Events from Lehman Brother’s bankruptcy to the near-default by the United States in August last year have prompted investors to rethink benchmarks.
These indices give form and shape to an institutional investor’s view of the world, but the Western financial crises have thrown into doubt fixed-income benchmarks that automatically raise one’s exposure to the most heavily indebted governments.
Nevertheless, indices such as the Barclays Global Aggregate, which is based on market-capitalisation weightings, remain by far the most common tools for investors to base their strategy.
Until very recently, this benchmark index did work very well, and although investors are increasingly customising indices or experimenting with factor-weighted variants, these have their own drawbacks – and many institutional technocrats face considerable career risk if they deviate from long-standing practice.
So global investors stick with benchmarks such as the Barclays Global Agg, even though they have concerns about following it too closely.
Anthony Chan, director of iShares Asia research and investment advisory at BlackRock, says investors do have the tools to improve upon the Barclays Agg without having to ditch it. He says by using exchange-traded funds they can break such benchmarks into their constituent parts and reassemble them more intelligently. (iShares manufactures ETFs.)
Chan argues that investors can accurately recreate an index’s exposures but tilted toward greater or lesser yield, for example, or volatility. That can allow them to allocate more to, say, high-yield bonds in a more risk-controlled manner.
The Barclays Global Aggregate is the broadest fixed-income index in existence. It is the universe, with over 11,000 securities in its composition, spanning all geographies. It includes government securities as well as corporate bonds, agency bonds, mortgage-backed securities and other asset-backed securities.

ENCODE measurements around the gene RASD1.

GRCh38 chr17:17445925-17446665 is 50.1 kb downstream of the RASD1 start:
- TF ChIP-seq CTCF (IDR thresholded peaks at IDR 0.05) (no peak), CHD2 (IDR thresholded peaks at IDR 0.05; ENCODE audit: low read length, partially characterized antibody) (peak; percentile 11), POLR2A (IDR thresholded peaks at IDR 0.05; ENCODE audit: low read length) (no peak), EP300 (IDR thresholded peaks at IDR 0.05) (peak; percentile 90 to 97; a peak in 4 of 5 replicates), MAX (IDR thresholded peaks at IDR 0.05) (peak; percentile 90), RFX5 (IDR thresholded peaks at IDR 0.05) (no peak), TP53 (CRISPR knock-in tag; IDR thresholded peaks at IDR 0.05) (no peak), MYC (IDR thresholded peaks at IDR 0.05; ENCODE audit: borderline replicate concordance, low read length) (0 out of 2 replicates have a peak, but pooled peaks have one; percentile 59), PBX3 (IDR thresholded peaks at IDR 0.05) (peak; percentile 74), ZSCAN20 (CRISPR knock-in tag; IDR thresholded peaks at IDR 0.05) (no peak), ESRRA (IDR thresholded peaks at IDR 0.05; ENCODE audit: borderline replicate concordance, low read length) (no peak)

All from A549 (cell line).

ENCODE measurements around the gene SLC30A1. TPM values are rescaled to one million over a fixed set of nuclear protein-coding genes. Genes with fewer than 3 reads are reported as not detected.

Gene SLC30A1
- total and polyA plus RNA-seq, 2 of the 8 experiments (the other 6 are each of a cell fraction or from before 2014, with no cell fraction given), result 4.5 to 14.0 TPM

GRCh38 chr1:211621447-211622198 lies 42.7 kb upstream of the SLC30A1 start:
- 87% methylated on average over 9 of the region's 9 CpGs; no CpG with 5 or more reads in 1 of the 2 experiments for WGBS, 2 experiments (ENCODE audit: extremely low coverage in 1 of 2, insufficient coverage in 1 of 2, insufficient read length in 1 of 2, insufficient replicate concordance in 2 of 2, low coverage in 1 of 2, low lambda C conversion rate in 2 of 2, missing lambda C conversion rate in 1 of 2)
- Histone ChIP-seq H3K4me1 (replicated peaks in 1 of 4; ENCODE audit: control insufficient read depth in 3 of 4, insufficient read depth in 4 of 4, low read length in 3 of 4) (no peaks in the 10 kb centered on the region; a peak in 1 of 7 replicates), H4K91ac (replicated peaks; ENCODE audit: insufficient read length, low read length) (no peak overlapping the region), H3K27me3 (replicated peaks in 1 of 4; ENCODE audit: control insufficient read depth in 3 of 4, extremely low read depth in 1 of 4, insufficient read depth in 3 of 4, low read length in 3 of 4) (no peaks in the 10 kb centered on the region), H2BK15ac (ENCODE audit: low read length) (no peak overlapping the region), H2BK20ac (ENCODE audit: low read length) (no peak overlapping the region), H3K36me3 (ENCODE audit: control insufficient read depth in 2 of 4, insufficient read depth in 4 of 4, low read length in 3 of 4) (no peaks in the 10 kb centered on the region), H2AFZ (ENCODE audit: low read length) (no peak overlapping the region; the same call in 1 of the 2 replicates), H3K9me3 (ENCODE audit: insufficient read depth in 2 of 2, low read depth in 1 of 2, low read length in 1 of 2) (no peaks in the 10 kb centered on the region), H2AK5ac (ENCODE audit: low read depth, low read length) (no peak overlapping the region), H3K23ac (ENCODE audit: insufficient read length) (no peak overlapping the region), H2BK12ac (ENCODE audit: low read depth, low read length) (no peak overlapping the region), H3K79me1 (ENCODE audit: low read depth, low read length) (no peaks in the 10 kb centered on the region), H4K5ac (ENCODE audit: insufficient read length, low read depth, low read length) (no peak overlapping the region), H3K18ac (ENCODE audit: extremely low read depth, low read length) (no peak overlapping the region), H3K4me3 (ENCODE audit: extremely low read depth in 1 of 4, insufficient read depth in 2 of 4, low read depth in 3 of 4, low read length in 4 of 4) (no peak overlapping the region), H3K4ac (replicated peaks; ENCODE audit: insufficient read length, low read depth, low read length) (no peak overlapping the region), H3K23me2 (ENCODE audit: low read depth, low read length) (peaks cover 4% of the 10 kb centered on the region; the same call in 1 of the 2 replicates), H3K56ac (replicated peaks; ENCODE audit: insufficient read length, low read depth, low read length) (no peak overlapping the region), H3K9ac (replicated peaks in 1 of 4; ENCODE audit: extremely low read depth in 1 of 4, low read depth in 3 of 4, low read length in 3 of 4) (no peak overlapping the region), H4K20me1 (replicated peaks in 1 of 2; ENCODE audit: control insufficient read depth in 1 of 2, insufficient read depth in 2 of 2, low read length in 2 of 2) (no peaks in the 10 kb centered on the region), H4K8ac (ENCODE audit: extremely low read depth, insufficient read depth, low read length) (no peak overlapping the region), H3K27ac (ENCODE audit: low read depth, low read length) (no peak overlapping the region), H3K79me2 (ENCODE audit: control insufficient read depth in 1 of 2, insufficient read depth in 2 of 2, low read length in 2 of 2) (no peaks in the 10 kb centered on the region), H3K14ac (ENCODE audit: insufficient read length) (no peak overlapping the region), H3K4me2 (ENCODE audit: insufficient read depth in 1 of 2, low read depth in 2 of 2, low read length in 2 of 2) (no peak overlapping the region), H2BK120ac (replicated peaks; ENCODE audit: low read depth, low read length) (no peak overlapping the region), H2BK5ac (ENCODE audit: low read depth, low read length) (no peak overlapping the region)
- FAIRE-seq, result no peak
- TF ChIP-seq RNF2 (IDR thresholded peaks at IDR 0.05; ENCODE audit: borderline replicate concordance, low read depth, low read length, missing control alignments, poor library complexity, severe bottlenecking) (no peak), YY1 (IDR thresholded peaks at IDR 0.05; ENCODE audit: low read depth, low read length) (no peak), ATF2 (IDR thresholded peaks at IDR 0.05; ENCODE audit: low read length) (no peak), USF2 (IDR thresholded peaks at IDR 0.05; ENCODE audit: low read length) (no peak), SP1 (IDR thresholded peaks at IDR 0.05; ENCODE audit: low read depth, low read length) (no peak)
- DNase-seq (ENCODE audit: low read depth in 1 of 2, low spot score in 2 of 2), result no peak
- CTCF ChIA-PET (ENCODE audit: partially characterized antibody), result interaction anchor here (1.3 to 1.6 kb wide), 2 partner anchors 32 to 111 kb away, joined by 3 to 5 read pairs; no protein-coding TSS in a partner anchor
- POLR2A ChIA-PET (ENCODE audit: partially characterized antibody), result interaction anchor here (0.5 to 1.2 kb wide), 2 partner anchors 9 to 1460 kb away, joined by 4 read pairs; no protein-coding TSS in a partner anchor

But the biggest portions are US Treasuries and Japanese government bonds, two low-yielding asset types that are only ephemerally ‘risk free’.
Chan suggests investors could chop up the Barclays Global Agg into basic blocks – geography, sector – and mix them with other benchmark indices that replicate those exposures in a different manner.
For example, an investor could retain the Barclays Global Agg’s US and European constituents, along with its Asia local-currency piece. They could add the S&P/Citi International Treasuries Index and the JP Morgan Emerging Market Bond Index Core Global.
Together these recreate much of the original Barcap Global Agg exposure over the short run. For example, this sort of mishmash should track the original index closely on a three-month or even a one-year basis.
Over a longer period it will deviate, which is why investors should create and recreate these exposures via ETFs, which are easy to create and redeem. Investors can give themselves a benchmark exposure similar to the Barcap Global Agg, but with a different risk/return profile. With careful tweaking, they can either tilt exposures to reach a particular goal, or to ensure the tracking error of the new composite remains close to that of the original benchmark.
This is one way, for example, to increase exposure to emerging-market debt without affecting the total risk of the portfolio (in tracking error terms).
Chan made the argument at AsianInvestor’s recent Korea Institutional Investment Forum in Seoul.